Frances Lincoln (Quarto Group)  This well-established publisher publishes picture books, young fiction (6-9 years) and novels (9-14 years) and are looking for exceptional writing that really stands out.   They are part of the Quarto publishing group so submission requirements are on the Quarto website.  Submit by email only with the specific information listed, including a signed submission agreement.


Grimlock Press This indie publisher has an unusual submissions procedure involving peer review on the site, so you need to register then upload your submission – first three chapters and synopsis – rather than emailing or posting it. Take a look at the site to familiarise yourself with the process.


Hogs Back Books This small publisher specialises in picture books for up to age 10.  Send your manuscript by post or email – full text for picture books, first three chapters and synopsis for young adult.  Paper submissions will not be returned so just include an SAE or email address for a reply.  View the catalogue on the site to get an idea of what they publish.


Hot Key Books This exciting publisher is looking for novel submissions for aged 9-19.  They accept email submissions and, unusually, ask for the full manuscript plus synopsis (which makes sense for an e-submission).  Submission requirements are fairly sparse but the comments section on the page indicates that they reply in 3-4 months if they are interested.


Maverick Maverick publish a range of lively and colourful picture books.  They are looking for quirky, interesting reads with strong storylines.  Note that the maximum length is 650 words and preferably less!  Also no illustrations.  Unlike some picture book publishers they do accept stories in rhyme.  Email submissions are preferred as pdf or Word attachments together with a covering letter or email, but you can also submit by post.  Submissions are occasionally closed to allow them to catch up.


Mogzilla Mogzilla are an independent publishing company with educational links, currently looking for historical fiction only for age 6-15 years.  They ask for proposals to be emailed and they will then request the manuscript if they are interested, either by post or in pdf form, so don’t send them a manuscript unless you have had a proposal accepted.


Nosy Crow Nosy Crow is a relatively young publisher that is going from strength to strength.  Keen to embrace the latest technologies, they accept manuscripts for readers up to age 12 (think family-orientated rather than edgy).  They ask for a short synopsis and the first chapter (or full text if it’s a picture book) plus a covering letter about your work.  They accept by email (preferred) or post.  If you haven’t heard back within 6 months, you can assume it’s a no.


O’Brien Press This Irish publisher accepts picture books of less than 1K words, and fiction for 6+, 8+, 10+ and 13+.  They ask for a synopsis and 2 or 3 sample chapters – full text for picture books – by post only.  Although they state they do not return unsuccessful submissions, they did return mine.  Also note that if you do send an SAE don’t use English stamps!  They aim to reply within 8-10 weeks.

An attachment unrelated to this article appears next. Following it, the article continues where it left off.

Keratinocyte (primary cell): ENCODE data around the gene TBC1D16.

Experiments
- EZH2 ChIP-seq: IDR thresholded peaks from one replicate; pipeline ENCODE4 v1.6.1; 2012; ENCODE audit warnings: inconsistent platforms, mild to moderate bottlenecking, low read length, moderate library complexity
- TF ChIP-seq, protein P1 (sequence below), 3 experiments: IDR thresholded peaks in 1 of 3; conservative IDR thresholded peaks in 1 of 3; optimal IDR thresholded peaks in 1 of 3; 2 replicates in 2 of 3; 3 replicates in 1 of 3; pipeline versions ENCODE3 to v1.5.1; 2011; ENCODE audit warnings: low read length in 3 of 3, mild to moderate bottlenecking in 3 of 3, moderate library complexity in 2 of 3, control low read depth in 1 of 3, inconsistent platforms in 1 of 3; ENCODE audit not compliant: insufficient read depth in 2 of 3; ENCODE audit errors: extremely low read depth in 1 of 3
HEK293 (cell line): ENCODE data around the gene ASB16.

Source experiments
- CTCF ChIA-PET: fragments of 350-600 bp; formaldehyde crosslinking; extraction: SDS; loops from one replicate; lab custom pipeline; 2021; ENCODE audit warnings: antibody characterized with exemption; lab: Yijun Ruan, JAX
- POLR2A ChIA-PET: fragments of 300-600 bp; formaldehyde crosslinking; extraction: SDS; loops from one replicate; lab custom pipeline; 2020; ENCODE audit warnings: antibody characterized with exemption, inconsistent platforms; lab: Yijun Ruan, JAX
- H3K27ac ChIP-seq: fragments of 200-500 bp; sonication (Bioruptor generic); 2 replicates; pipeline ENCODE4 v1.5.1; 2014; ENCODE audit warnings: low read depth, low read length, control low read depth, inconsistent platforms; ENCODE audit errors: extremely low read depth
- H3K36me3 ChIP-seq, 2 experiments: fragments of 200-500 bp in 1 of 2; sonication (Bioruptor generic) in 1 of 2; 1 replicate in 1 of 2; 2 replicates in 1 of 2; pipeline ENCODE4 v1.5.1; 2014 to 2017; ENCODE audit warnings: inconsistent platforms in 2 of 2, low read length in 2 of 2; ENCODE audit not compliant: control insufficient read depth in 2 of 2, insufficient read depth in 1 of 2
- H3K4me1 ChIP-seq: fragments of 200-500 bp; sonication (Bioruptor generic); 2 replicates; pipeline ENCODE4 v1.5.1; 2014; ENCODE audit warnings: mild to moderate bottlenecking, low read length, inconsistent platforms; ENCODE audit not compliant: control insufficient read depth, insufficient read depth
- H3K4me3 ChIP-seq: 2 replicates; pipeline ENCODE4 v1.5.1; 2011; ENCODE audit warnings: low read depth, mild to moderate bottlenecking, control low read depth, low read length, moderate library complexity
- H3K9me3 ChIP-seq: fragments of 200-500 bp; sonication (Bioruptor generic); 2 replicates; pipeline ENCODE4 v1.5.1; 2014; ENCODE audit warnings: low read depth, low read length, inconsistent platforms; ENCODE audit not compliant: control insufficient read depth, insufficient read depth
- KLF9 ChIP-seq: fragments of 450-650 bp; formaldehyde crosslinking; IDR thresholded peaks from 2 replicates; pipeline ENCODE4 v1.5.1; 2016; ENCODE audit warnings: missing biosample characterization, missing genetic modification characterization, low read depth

Pants on Fire Press This US publisher is a small independent ’boutique’ publisher keen to expand and explore new areas of technology as well as traditional printing.  They accept submissions from the UK and signed Welsh horror author Craig Jones to a four book deal.  They are currently accepting unsolicited manuscripts for picture, middle grade (equivalent to the 8-12 age readership in the UK) and young adult books.  Send an email with the first three chapters in the body of the email, plus the information they ask for on the submissions page (don’t include any attachments or your email will be deleted!).  Also check out the specific details for middle grade and young adult.


Penguin Random House Ireland The children’s division of Penguin is accepting unsolicited manuscripts in all areas of children’s fiction and non-fiction apart from picture books.  They prefer email submissions, and ask for a short covering email with a Word attachment which should be one document containing the cover letter (again), short synopsis, and the work itself in its entirety.  Read the guidelines carefully and format the email title as they request.  Response time is three months.  You can submit by post but should provide an email address for response and don’t expect the manuscript back.  The children’s editor, Claire Hennessy, is happy to answer any queries via Twitter (@clairehennessy).


Piccadilly Press Piccadilly Press specialise in contemporary fiction for 6+, 8-12 and 11-15 year olds.  They also publish picture books of between 500 and 1K words (32 pages).  The accept email submissions only and you should send the whole manuscript and a synopsis.  They will only respond if they are interested but don’t give a timescale, so I would assume after 6 months that it’s a no.


Strident Strident are looking for books for the 5-8, 7-10, 8-12 and YA age groups.  They don’t accept picture books.  Do not send the usual submissions package but email with information about your book as outlined on the submissions page on the website.  This should include a blurb you have written yourself (imagine the back of a book – how would the book be described which would make you want to read it?).  They will then contact you in around 3 months if they wish to take your submission further.